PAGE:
This can be caused by a buggy BIOS which does not properly match up BIOS disks with OS disks. This can be fixed by using the disk parameter in /etc/lilo.conf, which when used with the bios keyword allows you to map BIOS disks to Linux disks. For example, I was just able to recover a server where an IDE CD-ROM, /dev/hda, was the primary master and an IDE hard disk, /dev/hdb, was the primary slave, with this entry in /etc/lilo.conf:
This may or may not require further tweaking for your setup. All I know is that if I'd seen this option on the web instead of extracting it from a Mandrake /etc/lilo.conf, I'd have saved a day's work. :-)
I had an old Compaq on which I had updated the BIOS but the /boot directory was far into the large hard drive. I wasn't able to tweak the autodetect parameters in BIOS, so I didn't have all the information in how it was set up. I would always get stuck at the "L" screen, though a boot disk (linux root=/dev/hda1) would work fine.
to set disk access mode to LBA32 (I think this is the default). Once this was written to the MBR (/dev/hda) everything worked fine.
It would be helpful to note that users with older hardware, who encounter the L 99 99 99 99 ... error, that adding "linear" in lilo.conf may solve the problem. (It did for me!)
There is a significant amount of conflicting information about error code 99. It appears to be associated with a BIOS disk error - mismatch of geometry, read failure, or something like that. According to the lilo man page, 99 indicates "invalid second stage index sector" and is usually associated with a bad map file or a geometry mismatch between lilo and the BIOS.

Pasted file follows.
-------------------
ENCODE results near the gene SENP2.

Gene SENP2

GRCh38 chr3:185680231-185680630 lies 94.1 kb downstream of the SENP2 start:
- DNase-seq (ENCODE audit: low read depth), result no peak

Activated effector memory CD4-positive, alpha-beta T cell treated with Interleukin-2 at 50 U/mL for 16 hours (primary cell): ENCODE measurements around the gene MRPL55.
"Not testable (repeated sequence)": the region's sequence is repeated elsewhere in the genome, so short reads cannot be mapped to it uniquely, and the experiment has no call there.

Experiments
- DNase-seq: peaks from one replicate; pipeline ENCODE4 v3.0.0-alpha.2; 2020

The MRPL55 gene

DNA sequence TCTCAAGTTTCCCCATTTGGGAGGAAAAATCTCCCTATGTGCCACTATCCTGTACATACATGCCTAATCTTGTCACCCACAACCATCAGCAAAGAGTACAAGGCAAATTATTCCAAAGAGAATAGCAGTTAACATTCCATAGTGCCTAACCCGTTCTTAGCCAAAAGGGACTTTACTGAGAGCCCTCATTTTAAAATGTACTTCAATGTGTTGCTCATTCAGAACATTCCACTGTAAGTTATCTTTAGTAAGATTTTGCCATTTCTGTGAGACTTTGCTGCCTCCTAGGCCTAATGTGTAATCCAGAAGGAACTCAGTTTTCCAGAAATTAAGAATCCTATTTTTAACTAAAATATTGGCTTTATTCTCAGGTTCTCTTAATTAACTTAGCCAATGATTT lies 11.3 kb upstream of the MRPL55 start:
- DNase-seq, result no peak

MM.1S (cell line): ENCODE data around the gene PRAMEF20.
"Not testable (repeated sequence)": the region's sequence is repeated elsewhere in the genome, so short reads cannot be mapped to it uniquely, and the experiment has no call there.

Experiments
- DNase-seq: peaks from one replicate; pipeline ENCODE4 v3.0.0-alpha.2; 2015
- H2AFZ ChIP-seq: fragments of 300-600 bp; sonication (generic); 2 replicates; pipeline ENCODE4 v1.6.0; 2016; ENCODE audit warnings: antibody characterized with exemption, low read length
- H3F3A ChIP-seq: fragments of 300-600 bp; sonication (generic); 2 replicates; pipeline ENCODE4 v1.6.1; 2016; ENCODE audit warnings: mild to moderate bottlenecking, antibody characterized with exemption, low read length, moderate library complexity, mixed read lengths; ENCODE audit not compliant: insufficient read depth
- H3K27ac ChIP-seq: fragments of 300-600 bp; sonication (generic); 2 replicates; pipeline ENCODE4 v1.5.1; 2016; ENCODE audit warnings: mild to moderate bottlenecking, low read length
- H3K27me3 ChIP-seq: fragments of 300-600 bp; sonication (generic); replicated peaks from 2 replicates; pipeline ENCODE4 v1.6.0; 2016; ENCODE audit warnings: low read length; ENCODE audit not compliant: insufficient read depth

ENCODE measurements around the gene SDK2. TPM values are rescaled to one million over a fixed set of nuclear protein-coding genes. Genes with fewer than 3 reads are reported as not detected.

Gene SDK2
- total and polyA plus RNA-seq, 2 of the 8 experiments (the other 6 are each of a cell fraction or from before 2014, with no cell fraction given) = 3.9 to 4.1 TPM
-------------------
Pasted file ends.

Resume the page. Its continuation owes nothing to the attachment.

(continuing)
What solved it for me was moving lilo to the MBR instead of the first sector of the disk.
This error occurs if there are multiple disks in the system with the same Volume ID. Older versions of lilo didn't bother with the Volume ID - they ignored it and used the BIOS name of the disk. Newer versions of lilo will check it however, and this relies on the Volume ID being unique. Lilo will refuse to install if there are duplicate Volume IDs
There are a couple of ways in which the Volume ID can be non-unique - either a boot manager process was installed to both disks and it set the Volume ID to some constant value, or it was left over from a low-level format.
# lilo -T vol-ID BIOS Volume ID 0x80 9DC96E9E 0x81 A03D6CFB
lilo -z -M <devicename>
Where <devicename> corresponds to one of your disk devices, eg /dev/hdc or /dev/sdb.
Note: it is very important that you do NOT wipe the Volume ID of a disk that has Windows 2000 or XP installed on it, as this will probably render the OS unbootable. Typically Windows is installed on the first disk in the system - /dev/hda or /dev/sda, so you should pick the highest disk name instead.
I ended up resolving the L 99 problem with lilo by using grub; the problem stems from both the EPIA's bios and the constraint of using a laptop style cdrom on the IDE chain, forcing your hard drive to slave status. Details on grub as an alternative can be found under EPIA-Grub